The Solution Provider


First of all, thanks so much to everyone who signed up to come out the Unconventional Book Tour this fall. My goal was to put this out there and see how people responded.

Well, respond you did! 450 people signed up in the first few hours, and hundreds more over the weekend.

All 63 cities across North America are now represented. NYC, San Fran, L.A., and Vancouver have been fighting it out for the most signups thus far, but people will be out in full force almost everywhere. If you use Twitter, you can search for hashtag #ubt and see some of the other readers who are coming to various cities.

My investment tip for the year is: buy stock in cupcake companies! Business will be good this fall.

A big debate about city choices also broke out in my Inbox, with numerous arguments about whether Oklahoma City is better than Tulsa, why I’m not also going to Canada’s three arctic territories (hint: I’m already going to every state and every province! one thing at a time), and so on.

Thanks as well for your online pre-orders, which helped take the AONC book to the Top 1k on Amazon two months in advance of release. We are also working with local bookstores all across both countries to ensure they know about the book as well, and I certainly encourage you to support your own if you have one. I’ll have much more to say about this whole four-month process later.


For now, let’s talk about solutions to problems. If you’re trying to figure out a good idea for a small business, start by looking at a problem that you can provide the solution to. I thought about this last week when I sat down with Charlie Gilkey, longtime friend, new Portland resident, and my business partner on the upcoming Unconventional Guide to Freelancing.

“What’s the number one thing you want people to know about freelancing?” I asked Charlie.

“It’s simple,” he said. “Whether through this guide or something else, the most important thing is that freelancers should view themselves as solution providers instead of just service providers.”

The difference is crucial. If you’re in business for yourself or want to be, you need to think about what kind of solution you’re offering. If you’re solving a problem or relieving a pain, that’s a good start. If you’re just “doing stuff,” you may need to adjust.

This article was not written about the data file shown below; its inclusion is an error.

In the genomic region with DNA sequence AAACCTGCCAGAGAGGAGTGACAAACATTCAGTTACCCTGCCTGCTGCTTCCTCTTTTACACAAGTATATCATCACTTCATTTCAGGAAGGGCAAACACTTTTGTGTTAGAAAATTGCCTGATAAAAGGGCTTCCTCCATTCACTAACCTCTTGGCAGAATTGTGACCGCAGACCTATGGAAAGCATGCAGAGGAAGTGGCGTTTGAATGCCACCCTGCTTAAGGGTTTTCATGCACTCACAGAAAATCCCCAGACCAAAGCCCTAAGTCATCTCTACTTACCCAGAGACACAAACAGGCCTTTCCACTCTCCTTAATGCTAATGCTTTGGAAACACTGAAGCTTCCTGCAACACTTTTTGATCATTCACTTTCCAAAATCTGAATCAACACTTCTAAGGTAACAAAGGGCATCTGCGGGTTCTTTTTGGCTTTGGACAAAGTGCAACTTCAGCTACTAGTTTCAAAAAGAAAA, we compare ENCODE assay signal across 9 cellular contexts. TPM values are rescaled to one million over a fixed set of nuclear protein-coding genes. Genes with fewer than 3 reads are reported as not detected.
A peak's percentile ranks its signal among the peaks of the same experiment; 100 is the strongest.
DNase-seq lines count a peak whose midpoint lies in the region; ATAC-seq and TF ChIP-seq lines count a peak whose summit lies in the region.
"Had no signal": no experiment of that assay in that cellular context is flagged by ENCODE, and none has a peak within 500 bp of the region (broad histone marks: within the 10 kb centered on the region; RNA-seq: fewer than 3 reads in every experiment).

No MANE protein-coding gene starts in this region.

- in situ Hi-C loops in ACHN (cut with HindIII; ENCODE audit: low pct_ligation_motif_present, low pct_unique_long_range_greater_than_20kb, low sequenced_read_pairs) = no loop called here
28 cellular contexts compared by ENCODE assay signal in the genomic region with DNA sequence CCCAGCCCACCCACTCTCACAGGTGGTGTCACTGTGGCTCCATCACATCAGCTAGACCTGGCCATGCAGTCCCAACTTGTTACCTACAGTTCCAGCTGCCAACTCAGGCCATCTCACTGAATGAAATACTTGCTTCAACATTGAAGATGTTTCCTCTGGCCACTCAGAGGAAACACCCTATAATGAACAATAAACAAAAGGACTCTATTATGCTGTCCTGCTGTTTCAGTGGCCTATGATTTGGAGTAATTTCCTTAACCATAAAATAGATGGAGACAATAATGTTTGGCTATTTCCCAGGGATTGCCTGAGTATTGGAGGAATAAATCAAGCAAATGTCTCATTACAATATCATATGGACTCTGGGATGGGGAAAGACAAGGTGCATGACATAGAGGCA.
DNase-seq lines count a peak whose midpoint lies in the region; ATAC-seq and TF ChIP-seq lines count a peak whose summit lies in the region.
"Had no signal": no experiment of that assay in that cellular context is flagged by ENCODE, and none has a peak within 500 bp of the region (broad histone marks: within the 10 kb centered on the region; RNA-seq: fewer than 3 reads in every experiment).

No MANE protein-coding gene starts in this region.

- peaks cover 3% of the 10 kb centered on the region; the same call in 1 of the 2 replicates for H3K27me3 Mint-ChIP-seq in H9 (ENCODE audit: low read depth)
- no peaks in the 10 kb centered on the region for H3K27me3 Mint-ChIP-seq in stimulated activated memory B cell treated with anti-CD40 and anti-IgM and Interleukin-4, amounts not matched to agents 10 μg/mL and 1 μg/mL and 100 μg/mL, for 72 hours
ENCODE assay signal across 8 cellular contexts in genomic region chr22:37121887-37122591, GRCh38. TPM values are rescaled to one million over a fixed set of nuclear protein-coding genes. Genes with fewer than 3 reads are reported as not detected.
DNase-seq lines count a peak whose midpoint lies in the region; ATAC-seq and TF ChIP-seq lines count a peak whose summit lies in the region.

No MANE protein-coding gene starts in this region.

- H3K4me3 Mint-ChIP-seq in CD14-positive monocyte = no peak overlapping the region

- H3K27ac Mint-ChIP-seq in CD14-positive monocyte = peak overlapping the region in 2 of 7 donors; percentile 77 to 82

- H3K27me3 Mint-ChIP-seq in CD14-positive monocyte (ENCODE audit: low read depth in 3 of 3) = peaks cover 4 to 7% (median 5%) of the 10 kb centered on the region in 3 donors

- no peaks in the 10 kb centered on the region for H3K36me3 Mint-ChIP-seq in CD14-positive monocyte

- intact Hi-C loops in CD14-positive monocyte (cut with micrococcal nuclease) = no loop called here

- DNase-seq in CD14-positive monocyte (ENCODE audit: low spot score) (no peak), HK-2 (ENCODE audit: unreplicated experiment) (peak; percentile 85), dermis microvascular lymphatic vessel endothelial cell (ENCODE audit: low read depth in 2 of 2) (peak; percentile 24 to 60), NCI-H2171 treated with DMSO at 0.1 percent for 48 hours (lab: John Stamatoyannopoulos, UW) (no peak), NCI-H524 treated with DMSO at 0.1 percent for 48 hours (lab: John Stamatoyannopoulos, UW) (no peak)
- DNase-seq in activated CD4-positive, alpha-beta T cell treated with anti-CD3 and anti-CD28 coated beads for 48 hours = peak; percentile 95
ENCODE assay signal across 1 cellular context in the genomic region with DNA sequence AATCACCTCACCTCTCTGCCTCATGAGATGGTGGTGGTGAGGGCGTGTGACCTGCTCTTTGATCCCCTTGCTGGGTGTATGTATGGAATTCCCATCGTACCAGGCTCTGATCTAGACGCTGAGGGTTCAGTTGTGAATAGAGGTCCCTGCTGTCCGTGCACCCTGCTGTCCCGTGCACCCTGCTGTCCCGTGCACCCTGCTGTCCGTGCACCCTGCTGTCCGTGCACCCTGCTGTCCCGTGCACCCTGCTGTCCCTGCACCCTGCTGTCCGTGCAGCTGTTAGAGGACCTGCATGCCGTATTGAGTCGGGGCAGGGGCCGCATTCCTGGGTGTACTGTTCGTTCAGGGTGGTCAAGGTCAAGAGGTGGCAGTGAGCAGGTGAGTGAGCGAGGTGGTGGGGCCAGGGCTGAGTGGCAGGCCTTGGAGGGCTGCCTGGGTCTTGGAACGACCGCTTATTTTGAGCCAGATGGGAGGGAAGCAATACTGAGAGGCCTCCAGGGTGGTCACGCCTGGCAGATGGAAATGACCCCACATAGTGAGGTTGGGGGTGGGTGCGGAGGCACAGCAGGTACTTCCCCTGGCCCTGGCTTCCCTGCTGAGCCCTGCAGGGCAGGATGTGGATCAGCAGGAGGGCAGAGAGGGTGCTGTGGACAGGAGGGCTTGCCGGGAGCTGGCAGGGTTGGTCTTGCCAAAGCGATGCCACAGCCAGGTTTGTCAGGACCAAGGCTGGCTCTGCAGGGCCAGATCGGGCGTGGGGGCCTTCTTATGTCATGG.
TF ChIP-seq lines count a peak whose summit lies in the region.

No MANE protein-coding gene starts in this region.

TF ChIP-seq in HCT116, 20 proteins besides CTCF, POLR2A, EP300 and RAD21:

The Freelancing Project

If you’re new here, the first half of 2010 has been accelerated, even by my “why not do everything” standard. Last fall I said that 2010 would be the year of scale and reach, which has certainly held true. We’ve built out the business to a more sustainable level, with the flagship Empire Building Kit and upgraded affiliate program. Site readership has nearly doubled from December, along with almost all of the other metrics I track.

As promised several times, after this launch I’ll be retiring from active business development for the rest of the year. The store will still be open, and I’ll still post Sunday Store Updates at least a couple of times a month with news about existing products, but my focus will be on the book tour, Ethiopia project, and the writing I do every day.

Anyway, enough preamble. Here’s the deal: the Unconventional Guide to Freelancing is a one-stop, “Freelancer’s 301” guide to running a service-based business. Our ideal customer for this guide is someone who knows how to do their craft but struggles with running the business.

Important: Charlie and I don’t know how to tell someone to be a web designer, a bookkeeper, a consultant, an agent, or any number or other kinds of specific professions. There are plenty of resources in any one industry to cover that.

But we do know how to condense a wealth of knowledge into a package that freelancers of all kinds can benefit from. That’s what the guide is all about.

In April I went to a higher-price point for the Empire Building Kit because it made sense for that project. (An Empire Building project shouldn’t be super cheap.) For this guide, I’m returning to the lower price point that we’ve used for a few of the earlier guides. I’m happy to do this so the price won’t be an obstacle for anyone who fits the target market.

The launch will kick off on Wednesday morning at 9am PST / 12pm EST. This will be a long-lasting launch, meaning that the guide won’t go away after 24 hours or a week; it will continue to be available in the store on a long-term basis. However, to encourage early participation, Charlie talked me into doing a special Q&A call with the first 150 buyers who pick up the guide on Wednesday.

I make an average of one phone call a day and listen to my voicemail about once a month, so I’m not a big conference call guy. But I agree it will be important to help people who are especially excited about their freelancing biz, so I blocked off an afternoon next month for the call to respond to questions and share a few ideas from the many people we talked with while producing the guide.

(After the Q&A call fills up, we’ll remove notice of it from the launch post—that way, you can tell whether it’s still available or not.)


If the guide sounds like a good fit for you, I’ll look forward to serving you with it on Wednesday. If not, that’s totally fine and I appreciate your time and attention.

By the way… I still can’t believe that so many of you are coming out to visit during the Unconventional Book Tour this fall! It’s going to be epic.


Image: Llam

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  • Hugh says: